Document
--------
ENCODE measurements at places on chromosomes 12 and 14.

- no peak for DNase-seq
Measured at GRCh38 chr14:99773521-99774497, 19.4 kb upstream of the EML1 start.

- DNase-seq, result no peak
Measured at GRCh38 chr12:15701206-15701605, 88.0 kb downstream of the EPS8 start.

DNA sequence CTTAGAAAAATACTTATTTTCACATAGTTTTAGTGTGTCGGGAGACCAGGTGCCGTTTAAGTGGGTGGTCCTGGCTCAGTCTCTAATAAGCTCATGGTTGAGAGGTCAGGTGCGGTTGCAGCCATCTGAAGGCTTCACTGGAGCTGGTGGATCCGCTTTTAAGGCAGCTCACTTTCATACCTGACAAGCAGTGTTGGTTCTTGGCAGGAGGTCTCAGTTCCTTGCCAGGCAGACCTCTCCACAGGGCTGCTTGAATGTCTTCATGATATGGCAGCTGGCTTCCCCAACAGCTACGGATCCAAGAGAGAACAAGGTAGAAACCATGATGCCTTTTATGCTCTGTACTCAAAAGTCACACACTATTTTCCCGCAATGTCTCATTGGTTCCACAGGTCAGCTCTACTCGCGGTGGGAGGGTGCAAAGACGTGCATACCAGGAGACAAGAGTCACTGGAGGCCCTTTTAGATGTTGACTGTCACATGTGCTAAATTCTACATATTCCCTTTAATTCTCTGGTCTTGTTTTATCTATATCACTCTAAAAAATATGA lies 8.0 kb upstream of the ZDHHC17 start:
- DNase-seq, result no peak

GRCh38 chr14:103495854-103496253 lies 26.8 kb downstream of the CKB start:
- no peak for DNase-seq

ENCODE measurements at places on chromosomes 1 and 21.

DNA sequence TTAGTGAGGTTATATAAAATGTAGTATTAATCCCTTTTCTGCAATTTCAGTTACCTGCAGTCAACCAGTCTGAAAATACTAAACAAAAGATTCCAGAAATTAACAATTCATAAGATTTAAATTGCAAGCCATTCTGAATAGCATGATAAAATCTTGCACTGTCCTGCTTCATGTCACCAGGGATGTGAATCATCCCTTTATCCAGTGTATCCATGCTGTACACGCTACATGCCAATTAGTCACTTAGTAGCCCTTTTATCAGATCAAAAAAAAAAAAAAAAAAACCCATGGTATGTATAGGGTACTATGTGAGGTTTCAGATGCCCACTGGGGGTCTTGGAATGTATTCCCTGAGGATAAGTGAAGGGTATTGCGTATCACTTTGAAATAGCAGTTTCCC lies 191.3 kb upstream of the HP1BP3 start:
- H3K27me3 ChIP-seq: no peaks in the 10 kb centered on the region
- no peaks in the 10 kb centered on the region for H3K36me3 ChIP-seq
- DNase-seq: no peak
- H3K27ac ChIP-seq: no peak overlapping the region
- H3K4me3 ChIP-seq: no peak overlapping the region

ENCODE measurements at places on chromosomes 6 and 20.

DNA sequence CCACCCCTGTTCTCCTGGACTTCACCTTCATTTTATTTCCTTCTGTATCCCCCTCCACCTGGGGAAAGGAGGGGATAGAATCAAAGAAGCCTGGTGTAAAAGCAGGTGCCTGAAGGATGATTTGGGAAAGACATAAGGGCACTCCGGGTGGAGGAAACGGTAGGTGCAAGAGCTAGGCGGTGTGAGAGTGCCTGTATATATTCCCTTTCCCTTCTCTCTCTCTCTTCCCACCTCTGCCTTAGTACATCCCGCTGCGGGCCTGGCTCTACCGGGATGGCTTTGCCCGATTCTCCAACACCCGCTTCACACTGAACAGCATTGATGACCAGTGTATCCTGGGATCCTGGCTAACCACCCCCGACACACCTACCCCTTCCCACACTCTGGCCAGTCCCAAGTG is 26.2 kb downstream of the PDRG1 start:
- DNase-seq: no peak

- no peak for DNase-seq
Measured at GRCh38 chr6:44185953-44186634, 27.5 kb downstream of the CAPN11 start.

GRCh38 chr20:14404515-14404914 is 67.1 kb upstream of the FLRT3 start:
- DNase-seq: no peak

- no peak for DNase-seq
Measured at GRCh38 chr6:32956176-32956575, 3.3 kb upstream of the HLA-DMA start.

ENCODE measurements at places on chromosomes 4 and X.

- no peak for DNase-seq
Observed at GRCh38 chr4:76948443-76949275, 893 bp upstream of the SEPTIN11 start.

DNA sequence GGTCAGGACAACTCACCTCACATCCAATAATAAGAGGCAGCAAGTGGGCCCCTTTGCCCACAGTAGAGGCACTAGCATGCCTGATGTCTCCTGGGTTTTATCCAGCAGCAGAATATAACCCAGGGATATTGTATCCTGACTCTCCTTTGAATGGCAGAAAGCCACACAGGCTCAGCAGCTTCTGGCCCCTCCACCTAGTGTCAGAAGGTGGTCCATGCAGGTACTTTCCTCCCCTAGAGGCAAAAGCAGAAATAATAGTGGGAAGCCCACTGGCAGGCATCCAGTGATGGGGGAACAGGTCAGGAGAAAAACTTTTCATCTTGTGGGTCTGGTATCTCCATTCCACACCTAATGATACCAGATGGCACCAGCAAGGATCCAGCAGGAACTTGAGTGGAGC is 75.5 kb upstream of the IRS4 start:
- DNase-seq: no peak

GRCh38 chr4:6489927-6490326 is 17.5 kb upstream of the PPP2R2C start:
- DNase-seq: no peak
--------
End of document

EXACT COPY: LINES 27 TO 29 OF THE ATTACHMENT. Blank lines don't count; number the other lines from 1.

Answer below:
- no peak for DNase-seq
Observed at GRCh38 chr4:76948443-76949275, 893 bp upstream of the SEPTIN11 start.

DNA sequence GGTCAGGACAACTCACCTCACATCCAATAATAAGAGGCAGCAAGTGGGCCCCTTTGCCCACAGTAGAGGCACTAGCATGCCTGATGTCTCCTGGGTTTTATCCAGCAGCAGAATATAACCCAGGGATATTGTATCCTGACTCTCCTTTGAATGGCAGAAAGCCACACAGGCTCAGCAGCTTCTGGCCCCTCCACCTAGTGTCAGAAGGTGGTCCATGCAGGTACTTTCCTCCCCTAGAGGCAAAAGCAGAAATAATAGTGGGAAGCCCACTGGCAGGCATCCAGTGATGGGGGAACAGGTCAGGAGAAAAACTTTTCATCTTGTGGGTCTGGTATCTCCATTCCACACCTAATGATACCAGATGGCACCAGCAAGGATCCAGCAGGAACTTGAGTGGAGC is 75.5 kb upstream of the IRS4 start: